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Re: Dinosaur Illustration

I'd say that in ANY type of illustration, there are usually few people that
can support themselves with nothing but freelance work; I'm guessing that
you could probably count on two hands the number of artists who specialize
in illustrating dinosaurs that can support themselves entirely on dinosaur
illustration without needing another source of income. On the other hand, if
you plan on having a steady job and using dinosaur illustration as a
secondary source of income, that might be a more realistic expectation.

One thing that others have already said was to do lots of research....this
is something that I've been trying to work on more lately myself; I'm
trained as an illustrator, not a scientist at all, but I'm trying to teach
myself more and more each time I work on an illustration.

Back in, I think it was 1997 or early '98, I emailed one of the established
paleoartists and asked for advice, kind of like what you've done. His reply
went something like this: "Right now there is a very short group of
paleoartists that you might call the "A-List" artists, and most of them have
been doing this for decades; for anyone to break away from the pack and be
considered part of that "A-List" group, you need to be spot-on with the
science, not just the artwork (at the time, I really didn't have either even
close to 'spot on')"  The gist of his message was, if you want to really
make it as a paleoartist, you need to work really hard at it...it's a
specialized niche, and many of the people that are involved in choosing
artists and buying illustrations want something that not only looks great
but has the highest level of accuracy possible.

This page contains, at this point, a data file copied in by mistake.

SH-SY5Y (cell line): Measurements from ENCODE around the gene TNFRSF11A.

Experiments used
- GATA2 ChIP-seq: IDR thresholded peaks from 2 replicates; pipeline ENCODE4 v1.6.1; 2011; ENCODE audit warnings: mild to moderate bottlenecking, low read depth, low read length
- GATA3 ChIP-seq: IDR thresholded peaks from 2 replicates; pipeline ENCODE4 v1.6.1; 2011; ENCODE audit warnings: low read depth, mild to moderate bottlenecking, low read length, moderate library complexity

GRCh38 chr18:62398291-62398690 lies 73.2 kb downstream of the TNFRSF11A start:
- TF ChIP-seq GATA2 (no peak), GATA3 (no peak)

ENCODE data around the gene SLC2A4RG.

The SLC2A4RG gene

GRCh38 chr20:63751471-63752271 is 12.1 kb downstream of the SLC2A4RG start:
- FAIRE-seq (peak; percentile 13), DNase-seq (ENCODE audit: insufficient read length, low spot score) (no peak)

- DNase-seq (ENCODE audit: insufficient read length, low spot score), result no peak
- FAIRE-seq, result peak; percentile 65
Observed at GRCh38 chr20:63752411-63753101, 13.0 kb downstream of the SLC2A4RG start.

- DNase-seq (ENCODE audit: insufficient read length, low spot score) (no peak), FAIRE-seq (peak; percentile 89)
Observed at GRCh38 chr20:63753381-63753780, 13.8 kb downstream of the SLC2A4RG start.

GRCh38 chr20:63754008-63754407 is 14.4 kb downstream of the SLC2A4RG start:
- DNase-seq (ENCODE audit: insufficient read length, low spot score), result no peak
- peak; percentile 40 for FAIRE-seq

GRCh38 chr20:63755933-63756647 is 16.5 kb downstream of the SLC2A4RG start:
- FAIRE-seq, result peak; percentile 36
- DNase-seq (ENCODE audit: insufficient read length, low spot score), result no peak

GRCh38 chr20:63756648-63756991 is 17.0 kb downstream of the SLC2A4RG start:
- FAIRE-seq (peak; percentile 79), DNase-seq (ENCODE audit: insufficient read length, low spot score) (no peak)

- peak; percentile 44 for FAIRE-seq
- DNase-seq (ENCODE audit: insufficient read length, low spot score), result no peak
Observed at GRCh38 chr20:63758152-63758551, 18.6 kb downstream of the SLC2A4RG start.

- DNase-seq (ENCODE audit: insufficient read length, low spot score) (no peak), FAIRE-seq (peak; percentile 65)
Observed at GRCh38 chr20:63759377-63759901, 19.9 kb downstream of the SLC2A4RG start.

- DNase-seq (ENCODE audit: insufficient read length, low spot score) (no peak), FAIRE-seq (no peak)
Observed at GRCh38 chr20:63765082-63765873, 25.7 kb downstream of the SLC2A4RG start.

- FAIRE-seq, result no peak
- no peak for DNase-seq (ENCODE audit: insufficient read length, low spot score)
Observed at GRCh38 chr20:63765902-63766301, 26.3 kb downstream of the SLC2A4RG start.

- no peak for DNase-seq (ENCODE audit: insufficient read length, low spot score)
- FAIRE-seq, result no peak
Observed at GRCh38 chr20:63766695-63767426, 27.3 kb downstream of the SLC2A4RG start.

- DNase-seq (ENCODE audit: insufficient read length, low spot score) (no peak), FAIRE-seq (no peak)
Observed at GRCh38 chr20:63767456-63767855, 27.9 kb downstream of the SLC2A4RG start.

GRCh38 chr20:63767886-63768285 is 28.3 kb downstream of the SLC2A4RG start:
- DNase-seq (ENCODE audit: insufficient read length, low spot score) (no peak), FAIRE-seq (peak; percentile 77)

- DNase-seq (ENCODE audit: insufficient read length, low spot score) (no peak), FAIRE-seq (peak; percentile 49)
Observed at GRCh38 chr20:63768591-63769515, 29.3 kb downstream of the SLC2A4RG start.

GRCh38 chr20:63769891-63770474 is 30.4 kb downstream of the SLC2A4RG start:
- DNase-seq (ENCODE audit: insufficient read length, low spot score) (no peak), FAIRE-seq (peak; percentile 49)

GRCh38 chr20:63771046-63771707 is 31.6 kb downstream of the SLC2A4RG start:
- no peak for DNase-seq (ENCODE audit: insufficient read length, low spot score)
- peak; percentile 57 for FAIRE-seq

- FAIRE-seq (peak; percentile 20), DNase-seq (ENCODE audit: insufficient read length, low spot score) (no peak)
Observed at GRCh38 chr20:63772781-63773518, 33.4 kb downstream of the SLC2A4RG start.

Now, not everyone wants to be one of the elite, of course. You might be
happy to get some freelance work to supplement your income and not really
aspire to get gigs with Scientific American or National Geographic or
anything like that...and that's fine, too. Maybe you should figure out what
your goal should be.

Potential clients vary quite a bit, from book publishers, newspapers, toy
companies, museums, magazines, advertising...once again, the cream of the
crop will likely get first dibs on the big-time projects, but there are
enough scraps falling from the table (so to speak) for some decent freelance
opportunities for a skilled and determined artist. Good luck!

-Chris Srnka

----- Original Message -----
From: "Chris Benzinski" <cbenzinski@hotmail.com>
To: <dinosaur@usc.edu>
Sent: Saturday, December 07, 2002 6:37 PM
Subject: Dinosaur Illustration

> I want to draw dinosaurs. My approach is a bit freestyle as I'm not to
> up on the anatomy or physiology of prehistoric reptiles  (I suppose It
> to have a bsc in biology or an applied science degree or something, but
> I do not).
> I want to be able to do a technical-ish illustration containing pertinant
> visual information but still maintaining artistic merit, well defined by
> 'old masters' of the genre Mark Hess and John Sibbick.
> Where do I start ? What do I need ? Is there a future in this field and
> are potential clients?
> Many thanks,
> cmb
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